“The portrait of a time—not so unlike our own—when partisan discord dominated American life … In the manner of David McCullough, [Grinspan] captures many of his themes in the story of a single figure whose career … ranged across a broad spectrum of not just political but also cultural issues … [Today] both parties behave like enemies in a cultural civil war, fighting it out on social media rather than torchlight parades. Where will it all end? To judge by Mr. Grinspan’s account, only when old causes and divisions are replaced by those of new generations—after another decade or two of acrimony.” - The Wall Street Journal
"For those that love the messy politics of the Gilded Age or the complicated history of industrial capitalism, this book will prove fascinating … Grinspan’s history is wonderfully nuanced and balanced ... will give you hope that today’s problems are not as apocalyptic as they sometimes feel. After all, the nation survived." - Smithsonian Magazine's Scholars' Favorite Books of 2021
“Brisk, edifying . . . Grinspan enlists a large cast of tenacious optimists and mercurial opportunists. Together, their biographies illuminate a half-century of strife and grudging reform . . . Grinspan has skillfully assembled a roster of memorable personalities who embody some of the era's vicissitudes. The people in these pages didn't ‘fix’ the republic's problems, of course…Frequently, though, they prodded America to fulfill its founding promises, stepping into starring roles in this admirable portrait of a nation enduring a prolonged identity crisis.” - Minneapolis Star-Tribune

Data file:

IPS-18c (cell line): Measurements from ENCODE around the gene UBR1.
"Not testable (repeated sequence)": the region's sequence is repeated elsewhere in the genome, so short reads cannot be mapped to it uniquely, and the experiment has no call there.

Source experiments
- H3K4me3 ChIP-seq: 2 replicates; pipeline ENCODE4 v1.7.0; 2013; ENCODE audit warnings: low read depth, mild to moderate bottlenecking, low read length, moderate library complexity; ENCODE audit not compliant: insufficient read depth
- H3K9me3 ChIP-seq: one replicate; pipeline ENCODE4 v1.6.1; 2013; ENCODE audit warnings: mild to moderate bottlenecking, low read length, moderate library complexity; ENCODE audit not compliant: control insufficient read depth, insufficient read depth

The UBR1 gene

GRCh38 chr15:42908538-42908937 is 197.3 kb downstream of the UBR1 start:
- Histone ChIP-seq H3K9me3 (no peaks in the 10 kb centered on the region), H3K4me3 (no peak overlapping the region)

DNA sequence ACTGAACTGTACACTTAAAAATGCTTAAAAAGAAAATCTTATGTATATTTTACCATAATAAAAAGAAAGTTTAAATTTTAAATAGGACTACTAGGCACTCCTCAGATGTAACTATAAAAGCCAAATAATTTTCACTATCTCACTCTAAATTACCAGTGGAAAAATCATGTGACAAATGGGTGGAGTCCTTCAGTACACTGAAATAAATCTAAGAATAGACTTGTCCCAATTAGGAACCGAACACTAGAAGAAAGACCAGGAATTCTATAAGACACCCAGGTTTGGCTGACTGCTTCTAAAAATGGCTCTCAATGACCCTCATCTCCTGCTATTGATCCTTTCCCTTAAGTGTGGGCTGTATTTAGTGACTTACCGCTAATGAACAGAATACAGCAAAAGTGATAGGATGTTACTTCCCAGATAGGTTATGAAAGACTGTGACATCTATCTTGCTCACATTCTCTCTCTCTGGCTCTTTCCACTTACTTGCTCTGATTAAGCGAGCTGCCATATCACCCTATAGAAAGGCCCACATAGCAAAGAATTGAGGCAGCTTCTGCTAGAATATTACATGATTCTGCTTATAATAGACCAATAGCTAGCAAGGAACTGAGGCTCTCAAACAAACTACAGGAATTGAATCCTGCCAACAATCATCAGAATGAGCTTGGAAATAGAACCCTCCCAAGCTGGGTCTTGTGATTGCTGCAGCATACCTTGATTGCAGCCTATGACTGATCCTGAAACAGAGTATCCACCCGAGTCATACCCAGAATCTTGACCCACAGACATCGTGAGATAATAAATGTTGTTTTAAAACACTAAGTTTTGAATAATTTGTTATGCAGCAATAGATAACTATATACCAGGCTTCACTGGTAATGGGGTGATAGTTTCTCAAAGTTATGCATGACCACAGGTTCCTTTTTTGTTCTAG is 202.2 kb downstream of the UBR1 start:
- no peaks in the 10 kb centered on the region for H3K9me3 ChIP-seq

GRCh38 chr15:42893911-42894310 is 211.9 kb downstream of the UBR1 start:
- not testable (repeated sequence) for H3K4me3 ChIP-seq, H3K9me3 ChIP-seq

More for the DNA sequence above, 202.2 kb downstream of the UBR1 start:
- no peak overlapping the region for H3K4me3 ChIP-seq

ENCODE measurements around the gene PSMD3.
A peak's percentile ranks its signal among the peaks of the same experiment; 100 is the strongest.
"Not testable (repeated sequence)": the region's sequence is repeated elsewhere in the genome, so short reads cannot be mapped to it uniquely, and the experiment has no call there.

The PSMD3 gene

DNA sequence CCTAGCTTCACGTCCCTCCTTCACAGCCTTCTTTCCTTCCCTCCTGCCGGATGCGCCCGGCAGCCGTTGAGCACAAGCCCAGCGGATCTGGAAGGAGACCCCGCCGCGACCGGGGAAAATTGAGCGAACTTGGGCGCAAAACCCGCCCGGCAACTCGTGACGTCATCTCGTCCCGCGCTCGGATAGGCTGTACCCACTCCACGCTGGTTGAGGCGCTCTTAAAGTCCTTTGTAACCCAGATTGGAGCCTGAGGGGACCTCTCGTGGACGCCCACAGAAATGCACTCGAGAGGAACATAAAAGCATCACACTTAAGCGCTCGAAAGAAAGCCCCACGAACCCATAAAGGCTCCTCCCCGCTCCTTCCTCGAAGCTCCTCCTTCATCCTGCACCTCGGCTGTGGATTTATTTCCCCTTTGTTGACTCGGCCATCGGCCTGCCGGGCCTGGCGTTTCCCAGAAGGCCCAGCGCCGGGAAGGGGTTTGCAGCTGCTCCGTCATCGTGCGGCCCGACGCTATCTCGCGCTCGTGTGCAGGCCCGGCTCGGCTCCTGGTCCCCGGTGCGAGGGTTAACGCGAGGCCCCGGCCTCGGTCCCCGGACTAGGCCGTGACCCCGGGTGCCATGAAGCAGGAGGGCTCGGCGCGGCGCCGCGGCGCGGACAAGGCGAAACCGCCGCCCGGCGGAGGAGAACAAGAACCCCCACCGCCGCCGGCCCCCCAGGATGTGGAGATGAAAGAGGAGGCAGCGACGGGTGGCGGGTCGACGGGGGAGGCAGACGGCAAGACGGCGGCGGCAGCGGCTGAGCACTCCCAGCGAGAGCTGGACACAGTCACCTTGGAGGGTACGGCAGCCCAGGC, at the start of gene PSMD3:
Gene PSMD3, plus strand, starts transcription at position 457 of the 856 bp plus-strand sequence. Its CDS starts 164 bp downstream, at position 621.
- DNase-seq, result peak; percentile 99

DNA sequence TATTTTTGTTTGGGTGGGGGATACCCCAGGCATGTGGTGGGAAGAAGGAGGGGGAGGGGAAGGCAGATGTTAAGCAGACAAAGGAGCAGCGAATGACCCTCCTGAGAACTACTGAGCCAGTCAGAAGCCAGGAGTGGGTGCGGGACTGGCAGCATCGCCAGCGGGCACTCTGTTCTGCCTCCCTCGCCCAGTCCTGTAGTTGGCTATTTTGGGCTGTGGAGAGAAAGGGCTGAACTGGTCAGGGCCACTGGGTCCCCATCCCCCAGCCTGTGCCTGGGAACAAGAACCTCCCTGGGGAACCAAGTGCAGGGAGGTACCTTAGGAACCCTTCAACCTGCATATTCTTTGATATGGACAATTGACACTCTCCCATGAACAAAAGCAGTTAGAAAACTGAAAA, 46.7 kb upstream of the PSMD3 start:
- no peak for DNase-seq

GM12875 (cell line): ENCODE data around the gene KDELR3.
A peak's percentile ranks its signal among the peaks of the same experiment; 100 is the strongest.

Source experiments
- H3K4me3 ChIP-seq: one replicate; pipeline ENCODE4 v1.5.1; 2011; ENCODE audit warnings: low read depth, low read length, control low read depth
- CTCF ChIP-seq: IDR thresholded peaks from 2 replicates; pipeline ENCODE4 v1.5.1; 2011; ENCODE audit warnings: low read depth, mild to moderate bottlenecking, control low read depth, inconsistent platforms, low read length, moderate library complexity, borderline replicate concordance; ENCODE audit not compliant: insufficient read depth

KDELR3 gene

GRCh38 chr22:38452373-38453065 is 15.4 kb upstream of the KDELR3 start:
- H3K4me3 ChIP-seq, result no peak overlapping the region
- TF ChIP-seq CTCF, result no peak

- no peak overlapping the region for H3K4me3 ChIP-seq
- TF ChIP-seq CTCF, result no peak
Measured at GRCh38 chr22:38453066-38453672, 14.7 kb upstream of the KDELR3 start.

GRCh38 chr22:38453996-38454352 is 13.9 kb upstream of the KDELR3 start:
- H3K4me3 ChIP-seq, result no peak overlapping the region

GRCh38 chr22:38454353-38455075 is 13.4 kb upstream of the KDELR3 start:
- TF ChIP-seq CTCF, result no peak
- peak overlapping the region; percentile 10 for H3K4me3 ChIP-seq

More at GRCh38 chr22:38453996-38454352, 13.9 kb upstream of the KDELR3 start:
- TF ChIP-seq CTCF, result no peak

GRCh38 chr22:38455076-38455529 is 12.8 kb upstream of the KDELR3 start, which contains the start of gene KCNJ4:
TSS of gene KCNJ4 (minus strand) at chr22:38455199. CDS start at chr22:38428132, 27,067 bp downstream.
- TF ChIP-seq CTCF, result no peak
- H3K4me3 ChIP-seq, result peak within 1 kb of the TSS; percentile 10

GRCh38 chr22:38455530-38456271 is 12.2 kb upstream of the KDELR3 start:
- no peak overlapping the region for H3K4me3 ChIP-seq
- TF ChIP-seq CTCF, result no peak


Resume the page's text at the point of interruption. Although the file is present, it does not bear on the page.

“Not all historians write with the verve and dash of Grinspan. [His] history of the era does not despair for democracy…Grinspan contends that 20th-century democracy has grown more reasonable, more enlightened, and more transparent.” - Washington Independent Review of Books